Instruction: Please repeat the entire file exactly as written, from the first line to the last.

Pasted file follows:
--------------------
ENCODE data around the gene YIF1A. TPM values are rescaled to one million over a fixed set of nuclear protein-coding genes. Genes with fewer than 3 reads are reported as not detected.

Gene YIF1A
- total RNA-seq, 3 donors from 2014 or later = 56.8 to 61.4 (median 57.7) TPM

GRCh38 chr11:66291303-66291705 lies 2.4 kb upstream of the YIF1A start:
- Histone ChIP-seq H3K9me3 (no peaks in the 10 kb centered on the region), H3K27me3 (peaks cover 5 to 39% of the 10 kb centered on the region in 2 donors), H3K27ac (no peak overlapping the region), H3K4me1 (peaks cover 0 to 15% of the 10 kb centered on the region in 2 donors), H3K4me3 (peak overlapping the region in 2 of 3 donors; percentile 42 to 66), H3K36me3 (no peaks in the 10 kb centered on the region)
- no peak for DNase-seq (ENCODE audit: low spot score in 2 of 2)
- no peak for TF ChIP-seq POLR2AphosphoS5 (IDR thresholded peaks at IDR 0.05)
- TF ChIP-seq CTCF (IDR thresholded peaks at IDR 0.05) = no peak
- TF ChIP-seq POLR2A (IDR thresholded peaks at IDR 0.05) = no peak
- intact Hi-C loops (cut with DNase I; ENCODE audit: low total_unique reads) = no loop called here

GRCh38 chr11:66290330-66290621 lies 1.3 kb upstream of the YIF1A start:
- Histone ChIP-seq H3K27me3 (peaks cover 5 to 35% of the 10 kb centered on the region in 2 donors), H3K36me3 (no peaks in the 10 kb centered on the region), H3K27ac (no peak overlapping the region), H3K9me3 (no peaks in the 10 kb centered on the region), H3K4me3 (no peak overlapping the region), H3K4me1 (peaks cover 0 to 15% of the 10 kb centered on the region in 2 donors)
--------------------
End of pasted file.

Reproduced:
ENCODE data around the gene YIF1A. TPM values are rescaled to one million over a fixed set of nuclear protein-coding genes. Genes with fewer than 3 reads are reported as not detected.

Gene YIF1A
- total RNA-seq, 3 donors from 2014 or later = 56.8 to 61.4 (median 57.7) TPM

GRCh38 chr11:66291303-66291705 lies 2.4 kb upstream of the YIF1A start:
- Histone ChIP-seq H3K9me3 (no peaks in the 10 kb centered on the region), H3K27me3 (peaks cover 5 to 39% of the 10 kb centered on the region in 2 donors), H3K27ac (no peak overlapping the region), H3K4me1 (peaks cover 0 to 15% of the 10 kb centered on the region in 2 donors), H3K4me3 (peak overlapping the region in 2 of 3 donors; percentile 42 to 66), H3K36me3 (no peaks in the 10 kb centered on the region)
- no peak for DNase-seq (ENCODE audit: low spot score in 2 of 2)
- no peak for TF ChIP-seq POLR2AphosphoS5 (IDR thresholded peaks at IDR 0.05)
- TF ChIP-seq CTCF (IDR thresholded peaks at IDR 0.05) = no peak
- TF ChIP-seq POLR2A (IDR thresholded peaks at IDR 0.05) = no peak
- intact Hi-C loops (cut with DNase I; ENCODE audit: low total_unique reads) = no loop called here

GRCh38 chr11:66290330-66290621 lies 1.3 kb upstream of the YIF1A start:
- Histone ChIP-seq H3K27me3 (peaks cover 5 to 35% of the 10 kb centered on the region in 2 donors), H3K36me3 (no peaks in the 10 kb centered on the region), H3K27ac (no peak overlapping the region), H3K9me3 (no peaks in the 10 kb centered on the region), H3K4me3 (no peak overlapping the region), H3K4me1 (peaks cover 0 to 15% of the 10 kb centered on the region in 2 donors)